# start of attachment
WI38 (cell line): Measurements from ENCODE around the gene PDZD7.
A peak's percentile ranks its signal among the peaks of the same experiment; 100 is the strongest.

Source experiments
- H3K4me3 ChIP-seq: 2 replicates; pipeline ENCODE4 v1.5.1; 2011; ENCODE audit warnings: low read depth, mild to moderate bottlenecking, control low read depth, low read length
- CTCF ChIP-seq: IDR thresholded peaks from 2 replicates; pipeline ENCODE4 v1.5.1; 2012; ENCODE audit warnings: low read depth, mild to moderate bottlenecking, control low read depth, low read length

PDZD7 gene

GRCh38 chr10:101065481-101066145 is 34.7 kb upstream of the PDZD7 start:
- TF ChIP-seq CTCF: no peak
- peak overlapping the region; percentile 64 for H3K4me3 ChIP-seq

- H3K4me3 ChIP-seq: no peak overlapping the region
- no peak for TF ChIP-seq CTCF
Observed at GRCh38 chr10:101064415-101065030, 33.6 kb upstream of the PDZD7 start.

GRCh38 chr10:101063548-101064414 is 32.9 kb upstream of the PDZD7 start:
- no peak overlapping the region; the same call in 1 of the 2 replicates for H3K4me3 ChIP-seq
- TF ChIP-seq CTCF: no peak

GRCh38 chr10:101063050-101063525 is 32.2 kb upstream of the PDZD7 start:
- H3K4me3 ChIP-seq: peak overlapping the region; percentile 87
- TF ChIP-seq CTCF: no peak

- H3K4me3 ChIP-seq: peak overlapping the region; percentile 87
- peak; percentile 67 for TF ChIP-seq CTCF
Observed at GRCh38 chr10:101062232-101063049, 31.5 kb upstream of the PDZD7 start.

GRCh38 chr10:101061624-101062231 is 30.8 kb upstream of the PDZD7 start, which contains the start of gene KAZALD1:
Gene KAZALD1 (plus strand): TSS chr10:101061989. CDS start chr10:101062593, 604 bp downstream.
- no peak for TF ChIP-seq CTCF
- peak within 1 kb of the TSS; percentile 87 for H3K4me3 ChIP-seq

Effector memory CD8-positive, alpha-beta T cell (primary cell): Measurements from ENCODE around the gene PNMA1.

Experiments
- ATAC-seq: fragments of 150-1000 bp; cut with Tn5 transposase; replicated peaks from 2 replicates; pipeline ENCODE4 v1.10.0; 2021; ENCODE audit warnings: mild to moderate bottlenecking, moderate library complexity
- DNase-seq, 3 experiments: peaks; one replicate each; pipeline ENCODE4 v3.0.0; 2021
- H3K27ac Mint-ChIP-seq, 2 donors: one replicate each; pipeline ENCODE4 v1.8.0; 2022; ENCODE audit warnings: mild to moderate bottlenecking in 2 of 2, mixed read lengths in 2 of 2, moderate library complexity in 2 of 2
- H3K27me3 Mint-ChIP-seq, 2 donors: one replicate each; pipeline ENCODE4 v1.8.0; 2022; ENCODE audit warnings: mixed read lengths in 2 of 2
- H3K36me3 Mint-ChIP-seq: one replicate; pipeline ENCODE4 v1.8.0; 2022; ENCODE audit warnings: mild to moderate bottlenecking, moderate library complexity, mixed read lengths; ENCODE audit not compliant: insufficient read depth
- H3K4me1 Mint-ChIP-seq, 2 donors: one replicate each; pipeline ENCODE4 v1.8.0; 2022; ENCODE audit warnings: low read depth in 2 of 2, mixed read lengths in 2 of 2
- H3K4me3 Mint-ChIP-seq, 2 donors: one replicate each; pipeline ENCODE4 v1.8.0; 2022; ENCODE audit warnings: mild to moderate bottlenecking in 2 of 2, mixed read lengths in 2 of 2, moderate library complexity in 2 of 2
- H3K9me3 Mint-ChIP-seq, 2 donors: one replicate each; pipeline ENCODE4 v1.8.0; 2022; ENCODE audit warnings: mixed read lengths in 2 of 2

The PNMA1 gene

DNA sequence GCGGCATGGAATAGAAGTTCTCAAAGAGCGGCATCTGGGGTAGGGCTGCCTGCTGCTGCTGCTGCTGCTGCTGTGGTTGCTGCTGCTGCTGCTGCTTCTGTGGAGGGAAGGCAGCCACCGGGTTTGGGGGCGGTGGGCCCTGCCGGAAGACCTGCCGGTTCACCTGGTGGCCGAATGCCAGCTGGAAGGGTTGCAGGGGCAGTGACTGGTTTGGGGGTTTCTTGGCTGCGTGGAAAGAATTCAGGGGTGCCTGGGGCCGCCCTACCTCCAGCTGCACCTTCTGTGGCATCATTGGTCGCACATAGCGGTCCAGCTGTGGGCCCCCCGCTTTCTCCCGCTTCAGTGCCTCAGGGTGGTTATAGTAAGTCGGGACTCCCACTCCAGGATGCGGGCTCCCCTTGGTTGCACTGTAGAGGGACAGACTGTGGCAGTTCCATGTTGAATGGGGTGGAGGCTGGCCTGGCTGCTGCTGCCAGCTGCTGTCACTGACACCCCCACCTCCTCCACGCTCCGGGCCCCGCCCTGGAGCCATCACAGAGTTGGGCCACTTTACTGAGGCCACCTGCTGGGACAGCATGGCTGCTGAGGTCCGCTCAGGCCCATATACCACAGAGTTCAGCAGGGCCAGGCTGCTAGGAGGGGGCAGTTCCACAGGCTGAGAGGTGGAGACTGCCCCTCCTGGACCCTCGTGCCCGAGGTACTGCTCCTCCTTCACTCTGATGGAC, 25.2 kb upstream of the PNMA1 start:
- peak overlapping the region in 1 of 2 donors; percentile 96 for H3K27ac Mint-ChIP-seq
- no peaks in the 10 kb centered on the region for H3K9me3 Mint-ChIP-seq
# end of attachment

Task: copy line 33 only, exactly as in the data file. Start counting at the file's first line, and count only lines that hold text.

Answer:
- H3K4me1 Mint-ChIP-seq, 2 donors: one replicate each; pipeline ENCODE4 v1.8.0; 2022; ENCODE audit warnings: low read depth in 2 of 2, mixed read lengths in 2 of 2